OneWeb Satellites LLC prepares to break ground on its new estimated $85 million high volume satellite manufacturing factory in Exploration Park, Florida. Announced during a ceremony with Florida Governor Rick Scott and OneWeb founder Greg Wyler, the factory near NASA’s Kennedy Space Center is set to open in 2017, with delivery of initial satellites later that year or early the next. OneWeb Satellites is a joint venture between OneWeb, a satellite based internet provider, and Airbus Defence and Space, the world’s second largest space company.

I think this news report of the press conference notes the most important aspect of this satellite factory, its assembly-line approach:

Typically, communications satellites take four to five months to assemble, Brian Holz, chief executive of OneWeb Satellites, a joint venture of OneWeb and Europe’s Airbus Group’s Defense and Space said during an event near the future location of the factory. “We’re going to build one in an eight-hour shift,” he said. He did not give details but said the factory would be highly automated.

If all goes right, they should begin launch satellites in large numbers within two years, which will mean a lot of additional launch business for the smallsat rocket industry.

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OneWeb to set up operations in Florida

The competition heats up: The head of OneWeb confirmed today that his company is going to establish its base of operations in Florida.

The founder of OneWeb, Greg Wyler, confirmed to the Orlando Sentinel that his company is moving to Kennedy Space Center. Wyler plans to announce more details Tuesday morning in a news conference with Gov. Rick Scott, who will explain $20 million in state incentive dollars for the company. “It’s pretty exciting to see that Florida will be the base for a new satellite network that will extend high-speed access to 54 percent of the globe,” Wyler said in a phone interview.

OneWeb already has $500 million in funding to launch the new satellites, designed to boost internet access globally. It also has contracts with Virgin Galactic and French company Arianespace for launches. The company plans to hire at least 250 people.

The important part of this story for Florida is that OneWeb will be building its satellites there. Whether any are ever launched from Florida will depend on Virgin Galactic ever getting off the ground. Otherwise, most of these satellites will launch from French Guiana.

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OneWeb begins hiring in Florida

The competition heats up: The new satellite company OneWeb, with plans to launch a constellation of 900 satellites beginning next year, has begun hiring engineers for a manufacturing plant it intends to locate in Florida.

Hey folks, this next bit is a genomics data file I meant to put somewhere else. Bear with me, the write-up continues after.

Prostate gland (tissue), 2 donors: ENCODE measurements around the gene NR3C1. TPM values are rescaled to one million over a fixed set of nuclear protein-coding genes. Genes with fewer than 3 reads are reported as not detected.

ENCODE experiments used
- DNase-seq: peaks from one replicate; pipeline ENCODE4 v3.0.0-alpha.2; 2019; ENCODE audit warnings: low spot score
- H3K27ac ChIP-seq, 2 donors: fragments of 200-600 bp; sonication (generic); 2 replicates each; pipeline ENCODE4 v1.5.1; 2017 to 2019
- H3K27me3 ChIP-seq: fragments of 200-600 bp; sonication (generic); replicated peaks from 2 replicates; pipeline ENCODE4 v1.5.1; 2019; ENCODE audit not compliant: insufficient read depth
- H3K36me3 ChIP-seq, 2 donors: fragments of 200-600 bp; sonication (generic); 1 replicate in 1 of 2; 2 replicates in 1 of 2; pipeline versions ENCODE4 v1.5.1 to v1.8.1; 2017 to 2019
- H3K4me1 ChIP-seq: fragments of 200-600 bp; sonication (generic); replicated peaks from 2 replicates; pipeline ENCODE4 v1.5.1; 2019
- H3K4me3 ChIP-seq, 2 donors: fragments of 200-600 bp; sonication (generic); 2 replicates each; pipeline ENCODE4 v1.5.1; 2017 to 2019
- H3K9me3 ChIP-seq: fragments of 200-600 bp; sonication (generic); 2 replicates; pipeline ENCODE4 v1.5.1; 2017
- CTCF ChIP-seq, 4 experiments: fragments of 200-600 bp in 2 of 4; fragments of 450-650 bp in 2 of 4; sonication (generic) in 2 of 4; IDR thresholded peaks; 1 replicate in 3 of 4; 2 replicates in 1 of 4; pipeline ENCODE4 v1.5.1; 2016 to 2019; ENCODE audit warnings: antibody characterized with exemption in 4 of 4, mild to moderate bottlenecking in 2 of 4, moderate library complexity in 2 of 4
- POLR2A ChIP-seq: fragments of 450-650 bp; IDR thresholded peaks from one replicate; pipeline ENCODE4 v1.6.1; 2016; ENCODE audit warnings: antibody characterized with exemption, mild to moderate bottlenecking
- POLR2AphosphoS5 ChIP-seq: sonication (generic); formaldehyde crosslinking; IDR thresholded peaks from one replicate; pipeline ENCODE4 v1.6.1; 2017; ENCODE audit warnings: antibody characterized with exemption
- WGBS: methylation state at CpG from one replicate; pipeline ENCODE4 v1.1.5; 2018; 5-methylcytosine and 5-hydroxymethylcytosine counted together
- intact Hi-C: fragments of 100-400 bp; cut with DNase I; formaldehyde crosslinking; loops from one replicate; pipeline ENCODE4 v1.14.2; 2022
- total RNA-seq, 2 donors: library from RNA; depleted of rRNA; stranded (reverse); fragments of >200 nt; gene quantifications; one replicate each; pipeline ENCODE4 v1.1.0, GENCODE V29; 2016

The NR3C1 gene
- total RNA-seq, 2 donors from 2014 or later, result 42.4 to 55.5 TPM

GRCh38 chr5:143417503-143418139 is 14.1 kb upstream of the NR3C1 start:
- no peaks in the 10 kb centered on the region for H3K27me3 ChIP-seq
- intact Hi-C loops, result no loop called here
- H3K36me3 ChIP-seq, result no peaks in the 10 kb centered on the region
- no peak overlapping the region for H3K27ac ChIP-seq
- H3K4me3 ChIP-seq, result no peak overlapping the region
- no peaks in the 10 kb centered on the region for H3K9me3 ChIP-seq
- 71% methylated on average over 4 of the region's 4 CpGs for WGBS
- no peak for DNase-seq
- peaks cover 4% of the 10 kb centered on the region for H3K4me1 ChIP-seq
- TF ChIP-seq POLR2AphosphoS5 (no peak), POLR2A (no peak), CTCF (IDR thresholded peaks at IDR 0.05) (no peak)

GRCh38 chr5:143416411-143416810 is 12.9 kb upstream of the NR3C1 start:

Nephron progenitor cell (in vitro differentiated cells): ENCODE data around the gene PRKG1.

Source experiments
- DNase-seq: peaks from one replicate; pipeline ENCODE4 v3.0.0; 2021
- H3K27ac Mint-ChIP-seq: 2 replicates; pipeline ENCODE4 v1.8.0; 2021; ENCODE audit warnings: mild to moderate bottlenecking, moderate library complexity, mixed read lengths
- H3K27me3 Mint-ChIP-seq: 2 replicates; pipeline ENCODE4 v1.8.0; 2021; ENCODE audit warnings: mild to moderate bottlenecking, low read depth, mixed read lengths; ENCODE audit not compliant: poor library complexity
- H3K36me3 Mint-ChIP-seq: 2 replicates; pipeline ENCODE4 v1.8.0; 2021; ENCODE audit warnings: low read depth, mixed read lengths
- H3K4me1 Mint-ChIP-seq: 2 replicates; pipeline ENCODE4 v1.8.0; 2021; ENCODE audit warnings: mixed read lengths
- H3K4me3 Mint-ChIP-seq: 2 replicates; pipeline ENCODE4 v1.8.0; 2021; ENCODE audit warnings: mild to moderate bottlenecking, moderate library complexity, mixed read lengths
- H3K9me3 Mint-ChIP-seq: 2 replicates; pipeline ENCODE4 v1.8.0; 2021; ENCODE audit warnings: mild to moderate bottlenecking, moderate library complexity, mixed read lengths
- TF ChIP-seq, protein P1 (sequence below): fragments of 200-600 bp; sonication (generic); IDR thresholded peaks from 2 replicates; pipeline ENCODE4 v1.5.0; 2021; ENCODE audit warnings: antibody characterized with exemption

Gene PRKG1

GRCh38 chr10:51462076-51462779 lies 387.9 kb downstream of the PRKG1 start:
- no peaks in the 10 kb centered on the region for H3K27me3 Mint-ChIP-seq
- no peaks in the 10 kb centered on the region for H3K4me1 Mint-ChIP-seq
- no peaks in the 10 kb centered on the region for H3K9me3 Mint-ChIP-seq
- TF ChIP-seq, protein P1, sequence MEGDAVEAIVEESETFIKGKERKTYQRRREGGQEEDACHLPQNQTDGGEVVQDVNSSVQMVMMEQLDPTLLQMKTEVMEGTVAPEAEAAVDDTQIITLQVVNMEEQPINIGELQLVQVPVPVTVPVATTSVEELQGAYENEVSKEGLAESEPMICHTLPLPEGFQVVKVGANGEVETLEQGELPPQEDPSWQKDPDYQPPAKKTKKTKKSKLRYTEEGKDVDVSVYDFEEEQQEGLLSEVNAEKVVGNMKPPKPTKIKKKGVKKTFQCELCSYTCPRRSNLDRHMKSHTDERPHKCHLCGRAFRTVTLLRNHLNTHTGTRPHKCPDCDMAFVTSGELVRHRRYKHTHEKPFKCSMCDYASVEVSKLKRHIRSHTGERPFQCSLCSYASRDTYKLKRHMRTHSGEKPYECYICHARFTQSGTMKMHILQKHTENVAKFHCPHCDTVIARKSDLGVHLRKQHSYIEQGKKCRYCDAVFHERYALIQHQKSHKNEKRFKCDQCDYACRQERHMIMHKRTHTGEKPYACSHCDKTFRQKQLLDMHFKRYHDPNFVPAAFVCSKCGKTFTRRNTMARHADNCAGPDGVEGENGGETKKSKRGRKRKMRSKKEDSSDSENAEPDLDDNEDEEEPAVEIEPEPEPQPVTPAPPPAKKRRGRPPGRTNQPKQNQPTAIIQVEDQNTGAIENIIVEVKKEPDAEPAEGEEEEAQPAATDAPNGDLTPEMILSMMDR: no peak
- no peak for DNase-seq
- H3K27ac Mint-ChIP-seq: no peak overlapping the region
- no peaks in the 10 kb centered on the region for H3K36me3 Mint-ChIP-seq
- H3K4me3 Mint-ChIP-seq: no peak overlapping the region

The article also notes the construction start of a new building that is suspected but not confirmed as the location of that manufacturing plant.

OneWeb’s existence is visible proof of my contention that if the launch business can lower the cost to orbit it will create new customers who can afford to buy the product. OneWeb is partly lowering the cost on its own by using small cubesat-like satellites, but it is also taking advantage of the renewed competition in the launch industry to get better deals on buying the rockets it needs to launch those satellites.

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OneWeb awards major launch contracts

The competition heats up: OneWeb today announced it had raised a half billion dollars in investment capital, and has also awarded two major launch contracts, one to the Arianespace/Russian Soyuz partnership and the other to Virgin Galactic’s LauncherOne.

The Soyuz gets 21 launches while LauncherOne gets 39. For Virgin Galactic this contract might save the company, as their effort to fly tourists on SpaceShipOne has badly stalled. The effort to build LauncherOne, however, seems to be gaining steam.

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Virgin Galactic opens facility for developing LauncherOne

The competition heats up: Virgin Galactic announced today the establishment of a new facility to design and build the company’s LauncherOne rocket, aimed at putting into orbit very small cubesats at a very low price.

LauncherOne is an air-launch system for satellites weighing up to 225 kilograms. The system will use the same aircraft, WhiteKnightTwo, as the company’s SpaceShipTwo suborbital vehicle, but replaces SpaceShipTwo with a two-stage launch vehicle using engines fueled by liquid oxygen and kerosene.

At the Federal Aviation Administration Commercial Space Transportation Conference Feb. 4, William Pomerantz, vice president of special projects for Virgin Galactic, said the company has already tested engines and other “core infrastructure” of LauncherOne. “We are a fairly vertically-integrated team,” he said. “We really do control a lot of the production in house.”

As the article notes, Virgin Galactic is investing in OneWeb, which hopes to launch a constellation of 650 cubesats to provide broadband communications worldwide. It is likely that a partnership between the two companies exists to put many of those cubesats into orbit with LauncherOne.

This announcement also suggests to me that Virgin Galactic is beginning to shift its gaze from suborbital space tourism to orbital launch services, and in doing so is looking for new ways to make its investment in WhiteKnightTwo pay off.